Nick Mulcahy

September 26, 2013

ATLANTA — A speedy, 2-question survey can effectively screen cancer patients for depression, according to research presented here at the American Society for Radiation Oncology 55th Annual Meeting.

The screening takes 1 or 2 minutes to administer, said lead study author William Small Jr., MD, chair of the Department of Radiation Oncology at Loyola University in Chicago.

The 2-item screen has "psychometric properties" that are equivalent or superior to other, longer depression screening tools analyzed in the study, he reported.

In other words, the quick quiz identified patients at risk for depression as well as or better than longer surveys did.

"This should be the standard of care" for cancer patients undergoing radiotherapy, Dr. Small said during a press briefing.

The screening "would be fairly easy to implement," said Bruce Haffty, MD, associate director of the Rutgers Cancer Institute of New Jersey in New Brunswick, who moderated the briefing.

Currently, no standard depression-specific screening tool is routinely used in these patients, said Dr. Haffty.

"Detection of depression in cancer patients is an important public health priority, and the ability to screen and treat cancer patients for depression can have a major impact on a patient's quality of life," Dr. Small said in a press statement.

In fact, cancer patients are more likely to complete therapy if they are not depressed, he added.

Two Questions as Good as 9

Dr. Small and colleagues discovered the effectiveness of the succinct survey, known as the Patient Health Questionaire-2 (PHQ-2), while evaluating various screening tools for depression in 455 patients undergoing or about to undergo radiotherapy at 37 centers in the United States.

All the study participants, who had a variety of cancer types and were mostly female (66%), completed the various screening questionnaires.

The questionnaires included the single-question National Comprehensive Cancer Network-Distress Thermometer (NCCN-DT), the Hopkins Symptom Checklist (HSCL-25), and the 9-item Patient Health Questionnaire (PHQ-9), the first 2 questions of which comprise the PHQ-2.

The PHQ-2 asks how often, in the past 2 weeks, the patient has felt "little interest or pleasure in doing things," and how often the patient has felt "down, depressed, or hopeless." The patients are given a score based on the frequency of their feelings.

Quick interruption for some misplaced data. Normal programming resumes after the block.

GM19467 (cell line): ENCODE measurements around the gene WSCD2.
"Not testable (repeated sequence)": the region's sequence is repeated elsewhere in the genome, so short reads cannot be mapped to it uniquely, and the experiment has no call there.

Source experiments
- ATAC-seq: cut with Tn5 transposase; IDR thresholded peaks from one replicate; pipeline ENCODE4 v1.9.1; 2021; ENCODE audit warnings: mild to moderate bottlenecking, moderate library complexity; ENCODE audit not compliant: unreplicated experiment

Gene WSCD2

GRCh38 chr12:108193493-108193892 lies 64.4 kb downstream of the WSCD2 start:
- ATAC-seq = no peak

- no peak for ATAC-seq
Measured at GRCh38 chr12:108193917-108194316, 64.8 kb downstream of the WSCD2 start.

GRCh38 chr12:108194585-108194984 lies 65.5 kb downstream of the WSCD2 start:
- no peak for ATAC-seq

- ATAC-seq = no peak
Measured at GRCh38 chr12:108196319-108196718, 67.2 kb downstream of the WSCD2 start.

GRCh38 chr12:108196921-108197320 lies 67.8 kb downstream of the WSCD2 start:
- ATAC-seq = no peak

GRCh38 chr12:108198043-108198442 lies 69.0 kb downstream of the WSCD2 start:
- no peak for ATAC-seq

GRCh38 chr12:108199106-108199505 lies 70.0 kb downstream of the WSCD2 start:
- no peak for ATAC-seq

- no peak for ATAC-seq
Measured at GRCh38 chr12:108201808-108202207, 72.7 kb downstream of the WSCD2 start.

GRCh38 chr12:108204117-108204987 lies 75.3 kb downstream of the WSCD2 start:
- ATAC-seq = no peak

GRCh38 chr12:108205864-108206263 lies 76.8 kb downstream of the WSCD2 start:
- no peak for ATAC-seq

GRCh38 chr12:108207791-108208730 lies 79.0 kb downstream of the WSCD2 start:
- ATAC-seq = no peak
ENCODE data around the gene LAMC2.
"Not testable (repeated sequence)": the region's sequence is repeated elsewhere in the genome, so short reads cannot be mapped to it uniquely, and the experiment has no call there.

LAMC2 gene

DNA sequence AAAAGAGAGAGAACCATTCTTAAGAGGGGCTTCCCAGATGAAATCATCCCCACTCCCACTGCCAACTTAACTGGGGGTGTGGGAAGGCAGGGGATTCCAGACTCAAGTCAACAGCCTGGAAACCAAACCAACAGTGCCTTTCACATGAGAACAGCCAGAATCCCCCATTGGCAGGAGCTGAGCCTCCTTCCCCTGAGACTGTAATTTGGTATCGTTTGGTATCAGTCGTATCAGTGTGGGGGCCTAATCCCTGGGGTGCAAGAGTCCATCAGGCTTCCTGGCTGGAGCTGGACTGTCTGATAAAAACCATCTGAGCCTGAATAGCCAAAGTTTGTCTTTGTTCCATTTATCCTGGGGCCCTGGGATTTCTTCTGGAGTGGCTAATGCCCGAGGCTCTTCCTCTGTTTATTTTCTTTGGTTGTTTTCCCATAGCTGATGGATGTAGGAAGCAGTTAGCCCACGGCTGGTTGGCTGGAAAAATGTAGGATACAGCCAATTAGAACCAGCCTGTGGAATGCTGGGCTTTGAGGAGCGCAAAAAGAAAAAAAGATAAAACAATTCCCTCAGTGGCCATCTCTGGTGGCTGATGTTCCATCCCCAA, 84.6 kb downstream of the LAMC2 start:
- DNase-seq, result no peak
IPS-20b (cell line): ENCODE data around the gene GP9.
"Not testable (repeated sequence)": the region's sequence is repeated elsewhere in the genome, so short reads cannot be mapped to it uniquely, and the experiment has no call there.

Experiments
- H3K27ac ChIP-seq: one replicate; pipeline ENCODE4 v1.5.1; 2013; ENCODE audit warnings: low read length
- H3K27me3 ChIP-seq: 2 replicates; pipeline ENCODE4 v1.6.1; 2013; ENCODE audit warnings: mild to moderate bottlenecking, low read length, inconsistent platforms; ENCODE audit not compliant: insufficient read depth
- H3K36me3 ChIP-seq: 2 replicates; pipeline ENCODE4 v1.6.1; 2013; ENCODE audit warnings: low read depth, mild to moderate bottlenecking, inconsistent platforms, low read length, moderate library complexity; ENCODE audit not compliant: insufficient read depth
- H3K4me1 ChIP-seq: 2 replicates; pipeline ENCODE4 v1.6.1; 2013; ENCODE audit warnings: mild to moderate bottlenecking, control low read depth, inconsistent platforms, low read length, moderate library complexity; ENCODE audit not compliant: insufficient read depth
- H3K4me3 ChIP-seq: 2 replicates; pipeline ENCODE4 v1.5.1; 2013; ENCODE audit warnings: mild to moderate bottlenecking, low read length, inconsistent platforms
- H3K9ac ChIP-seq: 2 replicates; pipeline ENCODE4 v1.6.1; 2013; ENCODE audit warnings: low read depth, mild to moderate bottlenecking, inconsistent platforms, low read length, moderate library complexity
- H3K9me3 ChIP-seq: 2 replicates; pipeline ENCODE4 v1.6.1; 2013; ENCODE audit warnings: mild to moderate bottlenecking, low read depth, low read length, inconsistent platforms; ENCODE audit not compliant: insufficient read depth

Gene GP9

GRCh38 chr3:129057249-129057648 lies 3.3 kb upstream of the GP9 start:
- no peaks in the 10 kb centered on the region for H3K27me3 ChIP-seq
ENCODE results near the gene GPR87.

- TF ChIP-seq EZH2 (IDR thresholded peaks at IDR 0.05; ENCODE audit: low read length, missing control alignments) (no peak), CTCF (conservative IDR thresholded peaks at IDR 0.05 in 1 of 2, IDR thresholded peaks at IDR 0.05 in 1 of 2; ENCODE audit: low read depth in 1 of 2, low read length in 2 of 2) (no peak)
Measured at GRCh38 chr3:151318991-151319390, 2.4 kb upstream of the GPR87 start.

Of the 455 study patients, 75 (16%) screened positive for depressive symptoms and were thus considered at risk for depression.

With the PHQ-9, 41 patients screened positive; with the PHQ-2, 36 did.

Patients who screened positive for depressive symptoms, along with a systematic sample of patients who screened negative, were administered the Structured Clinical Interview for DSM-IV (SCID) Mood Disorder modules by telephone.

Ultimately, the PHQ-2 and PHQ-9 demonstrated equally "good psychometric properties" for identifying a major depressive episode (receiver operating characteristic area under the curve was 0.83 for both). Both of these measures were superior to the HLSC-25 (0.79) and the NCCN-DT (0.60).

"PHQ-2 should be used to identify patients in need of further assessment and treatment for depression," the study authors conclude in their abstract.

Most sites participating in the study (78%) routinely screen patients for depression at their radiotherapy facility, and about half (51%) screen patients at their initial visit.

Although there were mental health services at 68% of the study sites, most sites (67%) had only social workers. Few had psychologists (17%) or psychiatrists (22%) to meet with depressed patients.

Dr. Small and Dr. Haffty have disclosed no relevant financial relationships.

American Society for Radiation Oncology (ASTRO) 55th Annual Meeting: Abstract 3. Presented September 23, 2013.


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